October 11, 2003

Bye-Bye, Carolina; Hello, California

Late last month, a North Carolina customer of Oracle Corporation found itself involuntarily headed for California to pursue its lawsuit against Oracle. This came to pass because the customer -- probably without even knowing it -- agreed to a forum-selection clause when it bought its Oracle software license.

The Forum Selection Clause

The customer apparently signed an order form which stated that its terms were governed by the Oracle License and Services Agreement. That agreement contained a fairly typical choice-of-law and forum-selection clause:

This agreement is governed by the substantive and procedural laws of California and [ACC] and Oracle agree to submit to the exclusive jurisdiction of, and venue in, the courts in California in any dispute relating to this agreement.

The customer, unhappy about something (the court's opinion doesn't say what exactly), sued Oracle in North Carolina despite the forum-selection clause.

The Court's Analysis

The forum-selection clause didn't automatically mean that the case would be transferred to California. The judge still had to go through a detailed, 11-factor analysis to determine whether the interests of justice and the convenience of the parties would be best served by transferring the case or by keeping it in North Carolina.

In the end, the judge concluded that the case should be transferred. He quoted a prior case that said that "once a mandatory choice of forum clause is deemed valid, the burden shifts to the plaintiff to demonstrate exceptional facts explaining why he should be relieved from his contractual duty."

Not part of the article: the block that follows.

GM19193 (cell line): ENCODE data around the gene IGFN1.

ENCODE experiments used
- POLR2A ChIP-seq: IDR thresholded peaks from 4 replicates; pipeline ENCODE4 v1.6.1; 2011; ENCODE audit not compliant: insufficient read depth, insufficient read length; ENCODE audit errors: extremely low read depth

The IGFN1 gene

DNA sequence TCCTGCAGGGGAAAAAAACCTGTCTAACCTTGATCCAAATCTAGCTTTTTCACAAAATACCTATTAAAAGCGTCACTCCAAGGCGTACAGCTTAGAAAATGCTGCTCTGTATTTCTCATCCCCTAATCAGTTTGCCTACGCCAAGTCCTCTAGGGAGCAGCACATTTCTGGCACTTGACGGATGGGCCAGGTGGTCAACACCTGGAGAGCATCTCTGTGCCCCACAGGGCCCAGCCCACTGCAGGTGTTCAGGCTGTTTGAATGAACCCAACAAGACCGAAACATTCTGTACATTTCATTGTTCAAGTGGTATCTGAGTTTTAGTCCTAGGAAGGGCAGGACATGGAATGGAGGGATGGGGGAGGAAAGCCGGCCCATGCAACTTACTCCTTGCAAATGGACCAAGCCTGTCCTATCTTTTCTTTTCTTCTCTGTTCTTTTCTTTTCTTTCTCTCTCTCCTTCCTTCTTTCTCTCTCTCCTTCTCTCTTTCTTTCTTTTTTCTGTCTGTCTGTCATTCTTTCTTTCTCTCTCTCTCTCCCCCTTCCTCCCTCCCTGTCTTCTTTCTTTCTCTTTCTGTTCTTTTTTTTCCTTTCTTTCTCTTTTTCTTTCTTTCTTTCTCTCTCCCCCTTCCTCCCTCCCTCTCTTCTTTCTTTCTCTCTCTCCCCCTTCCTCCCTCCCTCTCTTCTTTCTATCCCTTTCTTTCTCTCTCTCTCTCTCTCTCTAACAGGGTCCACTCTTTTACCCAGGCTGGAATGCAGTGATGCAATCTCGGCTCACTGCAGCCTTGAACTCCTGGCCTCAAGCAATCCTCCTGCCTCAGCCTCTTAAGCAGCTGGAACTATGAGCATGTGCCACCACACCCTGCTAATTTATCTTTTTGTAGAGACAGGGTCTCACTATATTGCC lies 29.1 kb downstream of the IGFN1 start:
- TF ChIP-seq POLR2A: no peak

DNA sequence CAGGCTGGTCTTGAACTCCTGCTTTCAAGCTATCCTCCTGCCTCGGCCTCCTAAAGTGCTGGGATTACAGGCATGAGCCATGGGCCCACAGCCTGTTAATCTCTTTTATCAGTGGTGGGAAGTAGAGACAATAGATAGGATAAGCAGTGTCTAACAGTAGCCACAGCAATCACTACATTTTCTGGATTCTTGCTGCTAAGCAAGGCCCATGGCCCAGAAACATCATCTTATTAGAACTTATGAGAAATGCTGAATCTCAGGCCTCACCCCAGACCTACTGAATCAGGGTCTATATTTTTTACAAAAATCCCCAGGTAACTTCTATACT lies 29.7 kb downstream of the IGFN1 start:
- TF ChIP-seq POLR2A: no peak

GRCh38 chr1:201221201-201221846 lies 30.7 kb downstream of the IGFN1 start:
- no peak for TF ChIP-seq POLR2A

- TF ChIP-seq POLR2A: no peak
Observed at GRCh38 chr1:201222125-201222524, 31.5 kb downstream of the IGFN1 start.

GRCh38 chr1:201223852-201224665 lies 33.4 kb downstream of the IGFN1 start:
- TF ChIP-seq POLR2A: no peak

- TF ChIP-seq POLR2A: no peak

The customer now faces the increased expense and inconvenience of having to litigate its case across the continent from where it originally hoped. That likely will give Oracle some bargaining leverage.

(AC Controls Co. Inc. v. Pomeroy Computer Resources, Inc., No. 3:03CV302 (W.D.N.C. 09/29/2003))

Possible Lessons

1. Read all contracts before you sign them.

2. Know that, if your contract contains a forum-selection clause, you may well have to live with litigating your case in a courtroom far, far away.

October 11, 2003 in Contracts, Litigation, Purchasing, Sales | Permalink | Comments (0) | TrackBack

September 16, 2003

Side Letter in Sales Deal Leads to SEC Fraud Suit

Last week the SEC announced that it had filed a civil lawsuit against a former Logicon executive who allegedly placed a $7 million order with Legato Systems that included a secret side letter giving Logicon the right to cancel its purchase. According to the SEC, the Logicon executive not only knew that Legato planned to fraudulently misstate its financial results, he even advised Legato's sales people how to conceal the cancellation right from the Legato finance department.

LESSON: The SEC's news release quoted Helane L. Morrison, District Administrator for the Commission's San Francisco District Office, as saying, "Sales executives who book phony deals often rely on assistance from people who work for their customers. Today's action highlights the Commission's resolve to hold such persons responsible when they knowingly assist in fraudulent revenue recognition practices."

September 16, 2003 in Accounting, Contracts, Embarrassments / Bad Career Moves, Purchasing, Sales, Securities law, SEC regs / actions | Permalink | Comments (0) | TrackBack

August 15, 2003

Cheating on Educational Discount
Results in Damage Award,
Mail-Fraud Conviction

Hewlett-Packard announced yesterday that it had recovered some $1.8 million from a company that bought computers using an educational discount but then resold them to commercial customers. See story.

(Perhaps of greater interest to corporate managers, the company's owner reportedly pleaded guilty to related federal mail-fraud charges.)

Lesson: Don't lie about being eligible for discounts or other special deals -- that is, unless you think you might look good in handcuffs.

August 15, 2003 in Criminal Penalties, Purchasing | Permalink | Comments (0)